Second home to many in the neighbourhood, you’ll find the bleary-eyed football fan there to support his Italian team early on Sunday morning, the struggling writer knocking over her pile of papers after her sixth delicious latte, or the young family that comes for the foosball table and charcuterie sandwiches. Espresso-based coffees, simple pastries and thick sandwiches, that’s it, all done like they should be. And as a final nod to the old school, Caffé Italia inexplicably sells a fine selection of men’s grooming products imported from Italy.
Blink and you’ll miss it – the name of this dusty, hole-in-the-wall gem literally translates as “Our Lady of Bowling”, called so because of the two small bowling lanes tucked into the corner. Abbreviated to “NDQ” by the locals, this hip, dark, queer-friendly resto-bar is a regular haunt for the city’s cutting-edge crowd, and almost everyone here – patron and customer alike – is involved in the arts. A ramshackle, low-key place to rest after exploring the neighbourhood, the quiet tavern atmosphere shapeshifts into whatever colourful event is planned after the sun goes down, be it hipster bingo, drag karaoke or EDM party.
If the cool-kid factor isn’t enough to sell you on NDQ, it also hosts a separate business within its walls, Velo Burrito (“Bike Burrito”) churning out ever-scrumptious, always-filling cheap eats. An open kitchen at the end of the bowling lanes is constantly wrapping together a wide selection of burritos, the spicy aromas whetting appetites throughout the bar, but its real business is out in the streets. Rain, snow or shine, an intrepid team of cyclists will bike a massive cylinder of Tex Mex goodness to you anywhere in the neighbourhood.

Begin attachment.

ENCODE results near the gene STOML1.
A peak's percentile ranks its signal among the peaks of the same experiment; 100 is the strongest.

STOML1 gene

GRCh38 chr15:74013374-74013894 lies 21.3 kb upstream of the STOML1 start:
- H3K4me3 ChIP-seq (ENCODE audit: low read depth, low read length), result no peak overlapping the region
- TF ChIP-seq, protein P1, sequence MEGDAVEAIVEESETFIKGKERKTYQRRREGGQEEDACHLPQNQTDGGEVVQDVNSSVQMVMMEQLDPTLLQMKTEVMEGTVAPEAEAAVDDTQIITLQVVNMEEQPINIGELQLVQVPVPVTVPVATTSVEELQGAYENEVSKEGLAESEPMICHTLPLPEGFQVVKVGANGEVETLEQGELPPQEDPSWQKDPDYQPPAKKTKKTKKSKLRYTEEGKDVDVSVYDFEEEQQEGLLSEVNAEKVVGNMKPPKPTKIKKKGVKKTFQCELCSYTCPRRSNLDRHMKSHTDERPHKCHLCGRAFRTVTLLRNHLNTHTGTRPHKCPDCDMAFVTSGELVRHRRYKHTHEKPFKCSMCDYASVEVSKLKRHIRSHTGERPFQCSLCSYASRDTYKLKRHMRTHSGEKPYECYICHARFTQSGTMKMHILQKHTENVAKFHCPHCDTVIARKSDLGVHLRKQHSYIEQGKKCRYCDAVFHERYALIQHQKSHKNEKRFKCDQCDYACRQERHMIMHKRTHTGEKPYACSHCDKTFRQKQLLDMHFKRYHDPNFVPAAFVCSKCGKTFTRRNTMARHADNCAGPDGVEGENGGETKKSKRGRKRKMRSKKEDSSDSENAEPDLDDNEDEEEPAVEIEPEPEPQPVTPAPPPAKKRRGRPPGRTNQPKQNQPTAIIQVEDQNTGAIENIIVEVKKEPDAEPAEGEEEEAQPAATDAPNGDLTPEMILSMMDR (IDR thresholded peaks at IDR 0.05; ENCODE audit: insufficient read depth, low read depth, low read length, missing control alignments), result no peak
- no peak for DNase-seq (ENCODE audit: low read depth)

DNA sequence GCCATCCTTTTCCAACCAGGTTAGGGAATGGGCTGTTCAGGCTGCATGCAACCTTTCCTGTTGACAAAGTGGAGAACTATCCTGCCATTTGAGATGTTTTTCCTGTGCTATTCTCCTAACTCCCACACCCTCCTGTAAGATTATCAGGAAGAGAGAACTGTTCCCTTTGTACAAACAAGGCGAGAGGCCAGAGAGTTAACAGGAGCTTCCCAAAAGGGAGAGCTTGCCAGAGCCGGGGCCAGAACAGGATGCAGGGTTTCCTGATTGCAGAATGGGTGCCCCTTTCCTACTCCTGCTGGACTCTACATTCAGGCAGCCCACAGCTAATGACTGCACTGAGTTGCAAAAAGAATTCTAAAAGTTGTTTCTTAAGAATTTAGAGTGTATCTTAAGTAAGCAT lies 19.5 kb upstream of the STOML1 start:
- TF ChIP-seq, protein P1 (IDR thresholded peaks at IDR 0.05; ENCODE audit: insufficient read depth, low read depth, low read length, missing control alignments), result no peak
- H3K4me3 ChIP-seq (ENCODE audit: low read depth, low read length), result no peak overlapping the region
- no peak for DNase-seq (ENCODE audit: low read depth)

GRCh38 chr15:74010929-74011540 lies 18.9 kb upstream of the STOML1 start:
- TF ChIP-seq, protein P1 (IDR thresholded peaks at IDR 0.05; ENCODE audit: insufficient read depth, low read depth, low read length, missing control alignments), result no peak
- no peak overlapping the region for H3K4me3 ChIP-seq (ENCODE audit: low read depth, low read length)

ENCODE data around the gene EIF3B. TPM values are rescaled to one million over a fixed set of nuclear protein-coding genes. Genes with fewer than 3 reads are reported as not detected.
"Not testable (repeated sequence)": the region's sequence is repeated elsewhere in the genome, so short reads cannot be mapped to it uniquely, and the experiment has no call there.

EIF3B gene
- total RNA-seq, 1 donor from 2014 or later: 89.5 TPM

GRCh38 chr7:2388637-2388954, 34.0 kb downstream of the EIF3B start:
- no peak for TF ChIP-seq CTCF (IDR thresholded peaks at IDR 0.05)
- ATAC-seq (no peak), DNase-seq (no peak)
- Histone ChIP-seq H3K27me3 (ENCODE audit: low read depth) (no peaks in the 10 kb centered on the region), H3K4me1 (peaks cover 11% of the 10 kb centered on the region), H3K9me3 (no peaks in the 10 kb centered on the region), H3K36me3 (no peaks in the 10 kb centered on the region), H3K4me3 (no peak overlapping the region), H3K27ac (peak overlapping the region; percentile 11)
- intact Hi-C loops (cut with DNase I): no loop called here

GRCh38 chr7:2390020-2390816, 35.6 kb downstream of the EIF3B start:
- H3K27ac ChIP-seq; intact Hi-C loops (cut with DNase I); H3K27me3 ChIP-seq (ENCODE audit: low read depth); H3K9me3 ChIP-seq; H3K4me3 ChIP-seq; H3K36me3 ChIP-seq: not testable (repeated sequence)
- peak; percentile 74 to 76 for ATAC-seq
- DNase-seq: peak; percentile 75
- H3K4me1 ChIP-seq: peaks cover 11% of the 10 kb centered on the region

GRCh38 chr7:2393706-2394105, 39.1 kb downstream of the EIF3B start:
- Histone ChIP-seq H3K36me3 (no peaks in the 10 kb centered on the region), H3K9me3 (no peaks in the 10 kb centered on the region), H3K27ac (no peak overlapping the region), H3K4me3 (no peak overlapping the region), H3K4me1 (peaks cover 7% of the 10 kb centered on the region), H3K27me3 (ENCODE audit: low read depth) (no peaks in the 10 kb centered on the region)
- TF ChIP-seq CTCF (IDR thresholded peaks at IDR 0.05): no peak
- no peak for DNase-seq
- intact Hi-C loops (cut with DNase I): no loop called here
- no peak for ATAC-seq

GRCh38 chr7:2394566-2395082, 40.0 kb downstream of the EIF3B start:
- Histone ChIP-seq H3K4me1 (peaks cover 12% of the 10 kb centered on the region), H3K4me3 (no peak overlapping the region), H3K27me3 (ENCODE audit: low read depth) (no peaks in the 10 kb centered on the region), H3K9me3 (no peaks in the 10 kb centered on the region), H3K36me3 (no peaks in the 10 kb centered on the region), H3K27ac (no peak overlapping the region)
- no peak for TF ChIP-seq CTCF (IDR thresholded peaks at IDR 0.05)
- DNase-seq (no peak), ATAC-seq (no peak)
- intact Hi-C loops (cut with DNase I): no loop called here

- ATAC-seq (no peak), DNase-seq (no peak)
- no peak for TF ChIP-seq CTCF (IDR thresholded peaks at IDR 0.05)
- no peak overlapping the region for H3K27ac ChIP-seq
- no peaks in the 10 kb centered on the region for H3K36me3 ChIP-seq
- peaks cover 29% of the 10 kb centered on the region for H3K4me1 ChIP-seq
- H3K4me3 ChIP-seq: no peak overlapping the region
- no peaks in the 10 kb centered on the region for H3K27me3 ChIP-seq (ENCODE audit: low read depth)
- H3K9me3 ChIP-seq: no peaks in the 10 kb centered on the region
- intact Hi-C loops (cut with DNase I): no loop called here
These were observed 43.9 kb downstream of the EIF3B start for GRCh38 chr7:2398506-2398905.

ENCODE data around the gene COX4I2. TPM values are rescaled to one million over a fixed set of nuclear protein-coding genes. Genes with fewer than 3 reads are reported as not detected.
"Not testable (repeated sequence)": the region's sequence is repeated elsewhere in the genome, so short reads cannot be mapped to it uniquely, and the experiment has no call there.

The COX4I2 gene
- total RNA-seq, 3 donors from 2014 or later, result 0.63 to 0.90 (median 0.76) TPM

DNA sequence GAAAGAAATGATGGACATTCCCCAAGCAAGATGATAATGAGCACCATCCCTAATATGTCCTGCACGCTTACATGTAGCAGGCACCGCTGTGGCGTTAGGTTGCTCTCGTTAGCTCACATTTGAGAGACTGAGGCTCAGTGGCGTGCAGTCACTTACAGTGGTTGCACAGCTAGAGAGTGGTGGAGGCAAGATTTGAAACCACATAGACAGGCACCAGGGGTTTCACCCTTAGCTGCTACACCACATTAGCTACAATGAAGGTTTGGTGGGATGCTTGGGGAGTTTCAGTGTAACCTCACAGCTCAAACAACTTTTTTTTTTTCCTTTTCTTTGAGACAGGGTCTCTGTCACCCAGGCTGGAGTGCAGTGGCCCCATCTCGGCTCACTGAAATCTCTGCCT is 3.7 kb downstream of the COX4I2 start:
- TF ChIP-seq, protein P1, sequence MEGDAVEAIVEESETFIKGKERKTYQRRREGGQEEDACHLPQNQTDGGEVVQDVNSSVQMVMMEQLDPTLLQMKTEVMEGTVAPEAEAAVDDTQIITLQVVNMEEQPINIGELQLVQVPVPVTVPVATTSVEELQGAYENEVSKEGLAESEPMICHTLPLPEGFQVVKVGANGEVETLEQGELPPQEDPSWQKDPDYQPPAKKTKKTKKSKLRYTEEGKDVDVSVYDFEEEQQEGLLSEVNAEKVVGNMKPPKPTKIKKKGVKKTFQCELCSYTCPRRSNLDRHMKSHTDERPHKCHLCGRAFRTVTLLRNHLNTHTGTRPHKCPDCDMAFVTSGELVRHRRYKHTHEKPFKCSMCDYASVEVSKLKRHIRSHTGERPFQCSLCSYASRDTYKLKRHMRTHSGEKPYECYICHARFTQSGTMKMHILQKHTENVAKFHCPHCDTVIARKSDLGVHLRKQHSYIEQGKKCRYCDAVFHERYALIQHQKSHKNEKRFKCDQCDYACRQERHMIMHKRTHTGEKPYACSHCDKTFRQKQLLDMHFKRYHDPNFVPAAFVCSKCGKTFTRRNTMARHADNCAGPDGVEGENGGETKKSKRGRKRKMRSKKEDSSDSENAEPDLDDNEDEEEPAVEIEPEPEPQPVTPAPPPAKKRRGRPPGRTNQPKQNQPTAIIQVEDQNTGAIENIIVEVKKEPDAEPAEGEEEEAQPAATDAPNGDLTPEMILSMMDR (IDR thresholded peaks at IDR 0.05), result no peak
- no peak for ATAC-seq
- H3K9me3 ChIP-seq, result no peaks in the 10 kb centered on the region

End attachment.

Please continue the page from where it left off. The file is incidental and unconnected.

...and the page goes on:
On a quiet street in Little Italy, beneath the massive Our Lady of Defense church, Alati-Caserta has been plying its delicate craft of Italian dessert making for decades. Dimly lit and wood-panelled, it’s like walking into a faded postcard or a sweet-smelling time machine. Opened in 1968 by Vittorio Caldarone, who learned the secrets of the dessert arts in Switzerland and Italy, the hole in-the-wall bakery is now run by his son Marco.
Classic not just in style but substance, all its recipes come from Italy, and everything it sells – from dough to icing – is made in the back kitchen: amaretti cookies by the pound, almond cakes by the loaf, biscotti by the dozen, cannolis by the hundred and sticky-sweet rum balls by the millions. Alati-Caserta is widely considered to have the best cannolis in town, but only tackle its massive sfogliatella if you dare: a shell-shaped custard- or ricotta-filled treat with hundreds of paper-thin folds of pastry, giving it the appearance of a lobster claw (as it is sometimes called in English).
Many regulars cross town on weekends to get their hands on the cannolis before they sell out, or order a custom-made dream creation for a birthday party. And don’t miss the display in the front window: a four-foot-high model of the leaning tower of Pisa, entirely made in pastry. You could call it the icing on the cake.